2 Stern Y. Cognitive reserve. Neuropsychologia 2009; 47: 2015– 2028. 3 Gauthier S, Reisberg B, Zaudig M et al. Mild cognitive impairment. Lancet 2006; 367: 1262–1270. 4 Nasreddine ZS, Phillips NA, Bedirian V et al. The Montreal Cognitive Assessment, MoCA: a brief screening tool for mild cognitive impairment. J Am Geriatr Soc 2005; 53: 695–699. 5 Damian AM, Jacobson SA, Hentz JG et al. The Montreal Cognitive Assessment and the mini-mental state examination as screening instruments for cognitive impairment: item analyses and threshold scores. Dement Geriatr Cogn Disord 2011; 31: 126–131. 6 Rahman TT, El Gaafary MM. Montreal Cognitive Assessment Arabic version: reliability and validity prevalence of mild cognitive impairment among elderly attending geriatric clubs in Cairo. Geriatr Gerontol Int 2009; 9: 54–61. 7 Fujiwara Y, Suzuki H, Yasunaga M et al. Brief screening tool for mild cognitive impairment in older Japanese: validation of the Japanese version of the Montreal Cognitive Assessment. Geriatr Gerontol Int 2010; 10: 225–232. 8 Tsai CF, Lee WJ, Wang SJ et al. Psychometrics of the Montreal Cognitive Assessment (MoCA) and its subscales: validation of the Taiwanese version of the MoCA and an item response theory analysis. Int Psychogeriatr 2012; 24: 651–658. 9 Lee JY, Lee DW, Cho SJ et al. Brief screening for mild cognitive impairment in elderly outpatient clinic: validation of the Korean version of the Montreal Cognitive Assessment. J Geriatr Psychiatry Neurol 2008; 21: 104–110. 10 Selekler K, Cangöz B, Uluç S. Montreal Bilis¸sel Deg˘erlendirme Ölçeg˘i (MOBI˙D)’nin hafif bilis¸sel bozukluk ve Alzheimer hastalarını ayırt edebilme gücünün incelenmesi. Turk J Geriatr 2010; 13: 166–171. 11 Bernstein IH, Lacritz L, Barlow CE, Weiner MF, Defina LF. Psychometric evaluation of the Montreal Cognitive Assessment (MoCA) in three diverse samples. Clin Neuropsychol 2011; 25: 119–126. 12 Rossetti HC, Lacritz LH, Cullum CM, Weiner MF. Normative data for the Montreal Cognitive Assessment (MoCA) in a population-based sample. Neurology 2011; 77: 1272–1275. 13 Tasha S, Nadia G, Clive H. The Montreal Cognitive Assessment: validity and utility in a memory clinic setting. Can J Psychiatry 2007; 52: 329–332. 14 Zahodne LB, Glymour MM, Sparks C et al. Education does not slow cognitive decline with aging: 12-year evidence from the Victoria Longitudinal Study. J Int Neuropsychol Soc 2011; 17: 1039–1046. 15 Karrasch M, Laine M. Age, education and test performance on the Finnish CERAD. Acta Neurol Scand 2003; 108: 97–101. 16 Lièvre A, Alley D, Crimmins EM. Educational differentials in life expectancy with cognitive impairment among the elderly in the United States. J Aging Health 2008; 20: 456–477. 17 Seeman TE, Huang MH, Bretsky P et al. Education and APOE-e4 in longitudinal cognitive decline: MacArthur Studies of Successful Aging. J Gerontol B Psychol Sci Soc Sci 2005; 60: 74–83. 18 Fratiglioni L, Wang HX. Brain reserve hypothesis in dementia. J Alzheimers Dis 2007; 12: 11–22. 19 Barnes DE, Yaffe K. The projected effect of risk factor reduction on Alzheimer’s disease prevalence. Lancet Neurol 2011; 10: 819–828. 20 Snowdon D, Kemper S, Mortimer JA et al. Linguistic ability in early life and cognitive function and Alzheimer’s disease in late life. JAMA 1996; 275: 528–532.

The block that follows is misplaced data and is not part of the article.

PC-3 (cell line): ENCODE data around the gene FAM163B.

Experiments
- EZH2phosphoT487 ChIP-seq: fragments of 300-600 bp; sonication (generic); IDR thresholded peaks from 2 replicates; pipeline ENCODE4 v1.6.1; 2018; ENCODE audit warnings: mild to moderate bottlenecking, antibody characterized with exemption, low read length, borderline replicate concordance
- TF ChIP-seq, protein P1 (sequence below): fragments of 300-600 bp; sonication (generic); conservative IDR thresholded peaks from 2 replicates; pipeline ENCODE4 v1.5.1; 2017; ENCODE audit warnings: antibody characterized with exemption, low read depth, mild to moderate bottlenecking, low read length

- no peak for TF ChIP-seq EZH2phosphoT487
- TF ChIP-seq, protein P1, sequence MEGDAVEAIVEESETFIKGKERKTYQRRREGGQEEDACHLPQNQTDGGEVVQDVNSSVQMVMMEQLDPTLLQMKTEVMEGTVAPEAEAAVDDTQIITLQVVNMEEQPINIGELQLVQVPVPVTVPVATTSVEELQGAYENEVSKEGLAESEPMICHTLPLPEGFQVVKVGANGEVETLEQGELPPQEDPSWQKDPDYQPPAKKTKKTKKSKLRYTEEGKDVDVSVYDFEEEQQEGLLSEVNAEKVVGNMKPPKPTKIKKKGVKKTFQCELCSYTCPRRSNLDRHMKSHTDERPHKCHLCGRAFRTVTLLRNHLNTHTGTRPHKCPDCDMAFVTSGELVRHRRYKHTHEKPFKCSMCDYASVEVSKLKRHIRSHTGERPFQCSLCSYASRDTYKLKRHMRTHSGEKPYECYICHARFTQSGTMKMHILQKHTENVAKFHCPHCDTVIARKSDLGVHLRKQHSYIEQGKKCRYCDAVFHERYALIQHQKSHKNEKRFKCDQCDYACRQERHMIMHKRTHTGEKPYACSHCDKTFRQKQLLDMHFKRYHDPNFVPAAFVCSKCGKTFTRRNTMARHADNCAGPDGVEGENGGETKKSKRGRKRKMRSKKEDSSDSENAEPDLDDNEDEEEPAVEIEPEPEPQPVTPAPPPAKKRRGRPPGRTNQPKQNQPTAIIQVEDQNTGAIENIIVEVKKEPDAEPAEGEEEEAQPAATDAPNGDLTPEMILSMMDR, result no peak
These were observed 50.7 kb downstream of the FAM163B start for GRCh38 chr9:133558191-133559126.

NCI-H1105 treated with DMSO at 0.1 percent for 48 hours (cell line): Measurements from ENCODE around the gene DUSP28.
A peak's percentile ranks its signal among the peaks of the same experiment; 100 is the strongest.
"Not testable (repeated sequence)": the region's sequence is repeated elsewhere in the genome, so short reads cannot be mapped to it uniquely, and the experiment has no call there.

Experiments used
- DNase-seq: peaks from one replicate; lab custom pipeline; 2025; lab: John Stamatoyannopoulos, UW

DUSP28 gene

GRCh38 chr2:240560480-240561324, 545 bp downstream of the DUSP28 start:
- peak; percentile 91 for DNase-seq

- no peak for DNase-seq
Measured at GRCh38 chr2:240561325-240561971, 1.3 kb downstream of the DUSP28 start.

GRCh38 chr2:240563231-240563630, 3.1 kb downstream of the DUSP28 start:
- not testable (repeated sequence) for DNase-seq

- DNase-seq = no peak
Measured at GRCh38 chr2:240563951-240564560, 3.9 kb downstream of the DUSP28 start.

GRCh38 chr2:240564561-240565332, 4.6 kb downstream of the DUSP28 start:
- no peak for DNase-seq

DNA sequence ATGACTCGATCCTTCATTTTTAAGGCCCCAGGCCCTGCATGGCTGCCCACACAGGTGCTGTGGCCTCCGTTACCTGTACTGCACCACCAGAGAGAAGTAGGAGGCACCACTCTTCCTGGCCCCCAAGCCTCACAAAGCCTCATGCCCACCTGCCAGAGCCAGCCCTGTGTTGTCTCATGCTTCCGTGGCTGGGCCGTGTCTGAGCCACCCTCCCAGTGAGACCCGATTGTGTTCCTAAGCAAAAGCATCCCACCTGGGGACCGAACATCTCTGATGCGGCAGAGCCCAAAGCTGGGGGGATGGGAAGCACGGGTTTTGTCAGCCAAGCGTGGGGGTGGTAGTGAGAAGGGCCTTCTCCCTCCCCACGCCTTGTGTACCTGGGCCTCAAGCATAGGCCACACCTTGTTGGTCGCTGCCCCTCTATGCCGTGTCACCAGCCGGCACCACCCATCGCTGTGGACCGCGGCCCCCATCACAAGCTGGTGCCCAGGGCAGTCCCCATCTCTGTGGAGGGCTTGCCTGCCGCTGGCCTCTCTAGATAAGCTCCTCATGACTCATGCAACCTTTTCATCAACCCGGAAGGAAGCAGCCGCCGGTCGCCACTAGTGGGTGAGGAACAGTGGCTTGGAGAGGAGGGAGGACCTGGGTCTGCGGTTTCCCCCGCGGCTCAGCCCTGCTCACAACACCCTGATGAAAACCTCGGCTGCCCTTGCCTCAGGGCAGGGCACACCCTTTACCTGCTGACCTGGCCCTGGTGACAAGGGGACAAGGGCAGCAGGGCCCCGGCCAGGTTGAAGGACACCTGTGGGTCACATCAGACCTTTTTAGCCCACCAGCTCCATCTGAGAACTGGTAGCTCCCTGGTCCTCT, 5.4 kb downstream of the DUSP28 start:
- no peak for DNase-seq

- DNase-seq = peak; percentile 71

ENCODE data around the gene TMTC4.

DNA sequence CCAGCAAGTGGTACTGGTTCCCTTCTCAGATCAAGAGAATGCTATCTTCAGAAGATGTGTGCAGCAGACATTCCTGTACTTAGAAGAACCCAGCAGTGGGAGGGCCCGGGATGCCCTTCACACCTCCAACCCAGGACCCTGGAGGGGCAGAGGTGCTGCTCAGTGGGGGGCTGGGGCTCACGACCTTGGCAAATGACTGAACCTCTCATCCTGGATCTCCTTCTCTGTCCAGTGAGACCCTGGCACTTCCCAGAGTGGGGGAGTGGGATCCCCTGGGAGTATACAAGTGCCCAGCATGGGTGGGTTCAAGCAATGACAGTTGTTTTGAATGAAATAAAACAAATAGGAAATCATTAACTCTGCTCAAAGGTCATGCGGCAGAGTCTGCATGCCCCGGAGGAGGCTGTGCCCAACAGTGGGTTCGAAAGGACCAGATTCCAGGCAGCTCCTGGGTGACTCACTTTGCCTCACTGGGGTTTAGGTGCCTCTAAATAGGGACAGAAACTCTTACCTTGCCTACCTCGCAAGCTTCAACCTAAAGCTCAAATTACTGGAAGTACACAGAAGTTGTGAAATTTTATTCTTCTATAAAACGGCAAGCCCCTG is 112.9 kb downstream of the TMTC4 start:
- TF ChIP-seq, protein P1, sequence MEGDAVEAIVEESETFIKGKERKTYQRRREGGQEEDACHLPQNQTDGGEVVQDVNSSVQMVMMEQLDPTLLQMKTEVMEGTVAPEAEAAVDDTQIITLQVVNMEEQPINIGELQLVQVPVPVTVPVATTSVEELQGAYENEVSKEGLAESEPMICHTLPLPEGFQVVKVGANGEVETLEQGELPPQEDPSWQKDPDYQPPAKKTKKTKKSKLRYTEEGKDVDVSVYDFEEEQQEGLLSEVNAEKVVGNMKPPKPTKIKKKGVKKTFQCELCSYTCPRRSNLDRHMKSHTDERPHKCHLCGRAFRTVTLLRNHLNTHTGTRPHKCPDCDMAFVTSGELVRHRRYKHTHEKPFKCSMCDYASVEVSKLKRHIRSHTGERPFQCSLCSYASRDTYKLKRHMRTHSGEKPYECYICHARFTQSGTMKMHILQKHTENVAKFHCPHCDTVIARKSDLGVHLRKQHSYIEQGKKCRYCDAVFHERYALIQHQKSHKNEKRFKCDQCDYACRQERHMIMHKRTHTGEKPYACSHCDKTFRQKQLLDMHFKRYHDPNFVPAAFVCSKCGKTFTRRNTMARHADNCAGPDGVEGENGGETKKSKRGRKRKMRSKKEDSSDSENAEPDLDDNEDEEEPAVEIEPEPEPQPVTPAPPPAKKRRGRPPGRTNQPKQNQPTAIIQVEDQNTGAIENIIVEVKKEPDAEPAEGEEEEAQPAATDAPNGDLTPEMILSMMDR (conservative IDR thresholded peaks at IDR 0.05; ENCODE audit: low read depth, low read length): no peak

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© 2014 The Authors Psychogeriatrics © 2014 Japanese Psychogeriatric Society

Evaluating the relationship between education level and cognitive impairment with the Montreal Cognitive Assessment Test.

Mild cognitive impairment (MCI) is defined as 'a cognitive decline greater than that expected for an individual's age and education level but that doe...